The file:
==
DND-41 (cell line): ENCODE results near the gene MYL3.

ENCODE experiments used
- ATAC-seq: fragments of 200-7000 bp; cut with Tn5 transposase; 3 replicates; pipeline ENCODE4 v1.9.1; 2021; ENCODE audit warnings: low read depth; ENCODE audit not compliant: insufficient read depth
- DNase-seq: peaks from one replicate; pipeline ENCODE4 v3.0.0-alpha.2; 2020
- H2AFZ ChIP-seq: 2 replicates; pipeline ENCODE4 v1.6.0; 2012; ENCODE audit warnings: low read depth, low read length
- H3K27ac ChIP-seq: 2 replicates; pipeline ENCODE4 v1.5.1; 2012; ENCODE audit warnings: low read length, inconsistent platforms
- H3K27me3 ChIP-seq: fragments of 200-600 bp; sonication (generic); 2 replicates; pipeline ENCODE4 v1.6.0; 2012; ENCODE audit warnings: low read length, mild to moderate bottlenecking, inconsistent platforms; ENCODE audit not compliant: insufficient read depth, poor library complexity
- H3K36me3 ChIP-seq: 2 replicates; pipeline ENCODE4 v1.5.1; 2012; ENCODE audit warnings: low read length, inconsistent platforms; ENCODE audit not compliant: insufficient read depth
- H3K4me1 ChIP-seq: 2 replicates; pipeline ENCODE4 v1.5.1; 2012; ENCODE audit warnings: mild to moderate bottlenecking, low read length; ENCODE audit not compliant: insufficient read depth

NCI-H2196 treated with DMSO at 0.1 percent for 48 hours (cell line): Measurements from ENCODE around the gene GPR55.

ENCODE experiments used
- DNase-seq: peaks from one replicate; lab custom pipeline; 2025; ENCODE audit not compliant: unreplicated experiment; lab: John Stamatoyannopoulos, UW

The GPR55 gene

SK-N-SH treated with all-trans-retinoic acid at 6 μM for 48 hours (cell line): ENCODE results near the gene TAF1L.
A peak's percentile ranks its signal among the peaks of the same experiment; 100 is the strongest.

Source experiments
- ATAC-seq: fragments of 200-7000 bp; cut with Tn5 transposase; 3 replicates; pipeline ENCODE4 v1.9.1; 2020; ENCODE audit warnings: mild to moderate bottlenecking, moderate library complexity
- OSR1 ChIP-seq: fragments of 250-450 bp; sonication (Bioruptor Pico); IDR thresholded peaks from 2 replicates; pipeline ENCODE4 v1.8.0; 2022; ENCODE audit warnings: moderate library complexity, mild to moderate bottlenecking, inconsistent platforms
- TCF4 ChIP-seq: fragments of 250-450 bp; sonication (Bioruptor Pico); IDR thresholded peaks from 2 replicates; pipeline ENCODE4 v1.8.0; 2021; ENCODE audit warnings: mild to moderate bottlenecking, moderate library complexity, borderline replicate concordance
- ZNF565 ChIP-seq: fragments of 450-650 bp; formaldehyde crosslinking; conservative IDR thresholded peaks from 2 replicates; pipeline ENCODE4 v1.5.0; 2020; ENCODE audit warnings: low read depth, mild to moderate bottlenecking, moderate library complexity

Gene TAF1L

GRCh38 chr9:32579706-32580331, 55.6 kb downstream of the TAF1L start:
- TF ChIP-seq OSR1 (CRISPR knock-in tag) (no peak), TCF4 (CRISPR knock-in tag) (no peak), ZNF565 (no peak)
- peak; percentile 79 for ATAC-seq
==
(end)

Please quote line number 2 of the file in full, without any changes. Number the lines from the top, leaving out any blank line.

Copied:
ENCODE experiments used